"And also you, in the blood of your covenant, I sent your prisoners forth from a pit that contained no water" (Zecharia 9:11).

Oros Hakodesh II, pp. 493-94



"'Teach us from the beasts of the land and give us wisdom from the birds of the heavens' (Job 35:11). Rabbi Yochanan said: If the Torah had not been given, we would learn modesty from the cat, the prohibition against theft from the ant, sexual morality from the dove and good manners from the rooster" (Eiruvin 100b).

[The following quotes appear in the Introduction to The Chapter of Song in Otzar Hatefilos. However, a search in the Bar Ilan CD database failed to find them.]

Rabbi said: Whoever engages in The Chapter of Song in this world will be able to learn and teach, guard, do and keep. His learning will remain in his hand and he will be saved from the evil inclination, from evil occurrences, from suffering in the grave, from the judgement of Gehinnom and from the birthpangs accompanying the messiah. He will have length of days. He will come to the days of the messiah and to the life of the world-to-come.

We learned in a braisa: Rabbi Eliezer said, Whoever recites this song in this world will recite it in the world-to-come. "Az yashir Moshe"--"then Moshe sang." But this is literally "Then Moshe will sing." He will sing in the future days.

We learned in a braisa: Rabbi Eliezer the Great said, If someone engages in the Chapter of Song every day, I testify that he will come to the world-to-come. He will be saved from evil occurrences, from the evil inclination, from strict judgement, from Satan and from all types of destruction and harmful forces. Determine with all your heart and with all your spirit to know My ways and to guard the doors of My palace and My Torah and to keep My commandments and My decrees. Keep My Torah in your heart, and may your awe of Me remain before your eyes. Guard your mouth and tongue from all wrong and guilt, and I will be with you everywhere you go. I will teach you intelligence and understanding from everything. And know that whatever the Holy One, blessed be He, created, He did so only for His glory. As the verse states, "Everyone called by My name and whom I did create for My honor: I formed him, indeed, I made him" (Isaiah 43:7).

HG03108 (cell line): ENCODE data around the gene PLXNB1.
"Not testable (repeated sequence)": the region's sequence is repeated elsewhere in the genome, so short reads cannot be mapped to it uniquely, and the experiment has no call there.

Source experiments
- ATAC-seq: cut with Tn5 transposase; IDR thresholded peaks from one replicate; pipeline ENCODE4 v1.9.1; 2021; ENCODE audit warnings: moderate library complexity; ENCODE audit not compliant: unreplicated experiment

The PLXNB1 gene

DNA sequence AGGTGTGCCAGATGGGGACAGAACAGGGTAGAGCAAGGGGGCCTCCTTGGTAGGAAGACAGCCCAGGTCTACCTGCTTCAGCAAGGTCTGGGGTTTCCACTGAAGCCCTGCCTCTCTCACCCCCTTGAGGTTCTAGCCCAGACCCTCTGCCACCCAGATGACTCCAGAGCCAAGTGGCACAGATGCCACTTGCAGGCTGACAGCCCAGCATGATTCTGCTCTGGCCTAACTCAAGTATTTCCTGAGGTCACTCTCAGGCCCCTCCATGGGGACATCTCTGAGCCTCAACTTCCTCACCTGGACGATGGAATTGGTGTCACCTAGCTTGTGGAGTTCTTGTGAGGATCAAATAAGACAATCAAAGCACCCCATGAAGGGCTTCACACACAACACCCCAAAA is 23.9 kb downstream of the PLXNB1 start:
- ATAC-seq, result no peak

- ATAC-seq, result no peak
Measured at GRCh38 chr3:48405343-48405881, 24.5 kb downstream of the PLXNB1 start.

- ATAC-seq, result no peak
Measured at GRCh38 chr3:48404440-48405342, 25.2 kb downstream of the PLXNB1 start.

Our sages tell that when King David finished the Book of Psalms, he grew proud. He said to the Holy One, blessed be He, "Is there any creature in Your world that recites more songs and praises than I?"

At that moment, a frog appeared and said, "David, do not be proud. I recite more songs and praises than you. Not only that, but I recite three thousand aphorisms for every song. As the verse states, 'He spoke three thousand aphorisms and his song was a thousand and five' (Kings I 5:12). Not only that, I engage in a great mitzvah. At the seashore, there is an animal that lives only from the water. When it is hungry, it eats me.

"In this way, I fulfill the verse, 'If your enemy is hungry, feed him bread; if he is thirsty, give him water to drink. Then you pour coals upon his head, and Hashem will repay you' (Proverbs 25:22). The sages say, Do not read yishalem lach, 'will repay you,' but yashlimenu lach, 'will reconcile him to you'" (from Succos 52a).

to be continued...

by Yaacov Dovid Shulman

The beach is filled with sand.

It is the sand.

If it has nothing else,

It is empty and full.

A blessing is filled with blessing.

Wisdom is filled with wisdom.

A hand is filled with a hand:

A hand that gives itself.

And here is everything.